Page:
Ballerina Allegra Kent danced almost all the principal roles choreographed by George Balanchine in her remarkable career, which lasted far beyond when most dancers retired from the stage. Born Iris Margo Cohen, she was pressured by her mother to change her name and undergo plastic surgery to seem less Jewish. Despite this, her presence onstage was wholly her own, with Balanchine remarking when she joined the New York City Ballet at age fifteen in 1952, “I have never seen such raw talent.” He choreographed Ivesiana for her in 1954 and she soon became a principal dancer for the corps. Unusually for a dancer, she continued her career with only brief hiatuses for the births of her three children, in shows ranging from the groundbreaking Episodes in 1959 to the Japanese-style erotic ballet Bugaku in 1963. During a tour of the USSR in 1962, she danced at the Kremlin and performed to awestruck audiences. After her divorce, she continued to dance for the NYCB and coach students while raising three children as a single mother. At age fifty she came out of retirement to dance in John Clifford’s Notturno and she continues to teach at dance at Barnard. She published her autobiography, Once a Dancer, in 1997.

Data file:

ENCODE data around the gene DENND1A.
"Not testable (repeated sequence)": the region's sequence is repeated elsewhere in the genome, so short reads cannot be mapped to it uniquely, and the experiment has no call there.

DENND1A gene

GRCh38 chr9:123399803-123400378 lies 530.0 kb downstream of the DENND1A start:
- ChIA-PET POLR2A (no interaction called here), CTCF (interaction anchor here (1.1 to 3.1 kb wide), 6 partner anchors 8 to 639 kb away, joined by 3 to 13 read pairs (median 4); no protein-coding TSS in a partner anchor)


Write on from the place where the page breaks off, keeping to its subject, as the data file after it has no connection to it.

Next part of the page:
How to cite this page
Jewish Women's Archive. "Allegra Kent." (Viewed on December 15, 2018) <https://jwa.org/people/kent-allegra>.